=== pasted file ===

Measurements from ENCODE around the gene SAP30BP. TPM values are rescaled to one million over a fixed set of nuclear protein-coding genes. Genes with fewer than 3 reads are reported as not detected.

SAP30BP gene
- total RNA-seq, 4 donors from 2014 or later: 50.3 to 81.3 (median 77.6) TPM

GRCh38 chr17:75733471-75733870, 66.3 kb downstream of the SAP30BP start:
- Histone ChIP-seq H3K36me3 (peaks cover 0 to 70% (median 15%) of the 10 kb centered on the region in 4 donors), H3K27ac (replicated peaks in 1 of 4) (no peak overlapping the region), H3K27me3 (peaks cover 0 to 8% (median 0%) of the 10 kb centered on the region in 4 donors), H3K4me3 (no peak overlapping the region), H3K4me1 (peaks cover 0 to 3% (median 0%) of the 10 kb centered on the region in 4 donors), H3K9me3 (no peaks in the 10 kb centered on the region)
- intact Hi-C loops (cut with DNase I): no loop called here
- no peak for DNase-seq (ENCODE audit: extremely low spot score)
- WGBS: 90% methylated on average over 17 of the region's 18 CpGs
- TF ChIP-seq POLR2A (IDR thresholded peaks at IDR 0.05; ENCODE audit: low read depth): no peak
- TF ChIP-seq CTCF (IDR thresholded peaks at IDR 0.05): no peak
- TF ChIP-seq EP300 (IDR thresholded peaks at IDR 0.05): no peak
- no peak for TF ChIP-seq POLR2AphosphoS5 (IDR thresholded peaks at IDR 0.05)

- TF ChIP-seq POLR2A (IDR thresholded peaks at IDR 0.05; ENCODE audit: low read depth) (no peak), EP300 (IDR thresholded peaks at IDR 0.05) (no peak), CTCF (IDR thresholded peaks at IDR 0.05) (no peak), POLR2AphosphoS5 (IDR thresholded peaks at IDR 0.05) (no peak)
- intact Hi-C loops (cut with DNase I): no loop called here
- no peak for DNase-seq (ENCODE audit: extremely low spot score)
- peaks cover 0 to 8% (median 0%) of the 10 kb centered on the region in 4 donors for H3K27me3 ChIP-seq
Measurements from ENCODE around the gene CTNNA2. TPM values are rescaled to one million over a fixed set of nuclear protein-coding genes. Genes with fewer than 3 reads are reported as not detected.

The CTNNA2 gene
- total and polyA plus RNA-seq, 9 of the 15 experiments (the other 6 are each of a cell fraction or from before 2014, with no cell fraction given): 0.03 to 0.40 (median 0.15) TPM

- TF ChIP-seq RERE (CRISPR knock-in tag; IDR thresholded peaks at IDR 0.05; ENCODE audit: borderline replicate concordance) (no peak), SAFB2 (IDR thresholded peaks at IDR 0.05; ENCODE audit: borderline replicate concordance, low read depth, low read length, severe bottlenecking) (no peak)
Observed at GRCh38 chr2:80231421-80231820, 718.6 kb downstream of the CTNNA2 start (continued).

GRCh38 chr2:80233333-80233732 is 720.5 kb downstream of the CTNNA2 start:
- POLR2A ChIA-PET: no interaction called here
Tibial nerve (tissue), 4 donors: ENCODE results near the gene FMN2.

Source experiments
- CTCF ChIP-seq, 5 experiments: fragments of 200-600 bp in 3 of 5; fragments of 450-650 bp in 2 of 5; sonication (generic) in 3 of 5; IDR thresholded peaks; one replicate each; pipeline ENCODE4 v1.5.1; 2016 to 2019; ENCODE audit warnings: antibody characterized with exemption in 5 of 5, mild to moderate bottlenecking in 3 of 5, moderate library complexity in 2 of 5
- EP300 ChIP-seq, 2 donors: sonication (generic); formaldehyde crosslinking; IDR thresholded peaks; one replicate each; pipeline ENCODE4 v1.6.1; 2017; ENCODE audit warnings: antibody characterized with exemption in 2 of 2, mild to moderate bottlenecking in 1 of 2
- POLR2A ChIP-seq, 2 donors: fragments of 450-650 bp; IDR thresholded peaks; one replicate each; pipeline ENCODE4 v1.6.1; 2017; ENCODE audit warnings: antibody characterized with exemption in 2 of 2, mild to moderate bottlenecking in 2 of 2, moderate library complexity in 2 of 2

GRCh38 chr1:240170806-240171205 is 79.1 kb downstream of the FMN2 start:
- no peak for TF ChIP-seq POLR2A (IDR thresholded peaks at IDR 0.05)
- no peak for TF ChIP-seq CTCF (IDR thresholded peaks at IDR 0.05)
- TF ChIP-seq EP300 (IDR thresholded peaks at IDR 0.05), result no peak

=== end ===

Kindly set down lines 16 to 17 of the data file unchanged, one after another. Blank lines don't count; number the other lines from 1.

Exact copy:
- peaks cover 0 to 8% (median 0%) of the 10 kb centered on the region in 4 donors for H3K27me3 ChIP-seq
Measurements from ENCODE around the gene CTNNA2. TPM values are rescaled to one million over a fixed set of nuclear protein-coding genes. Genes with fewer than 3 reads are reported as not detected.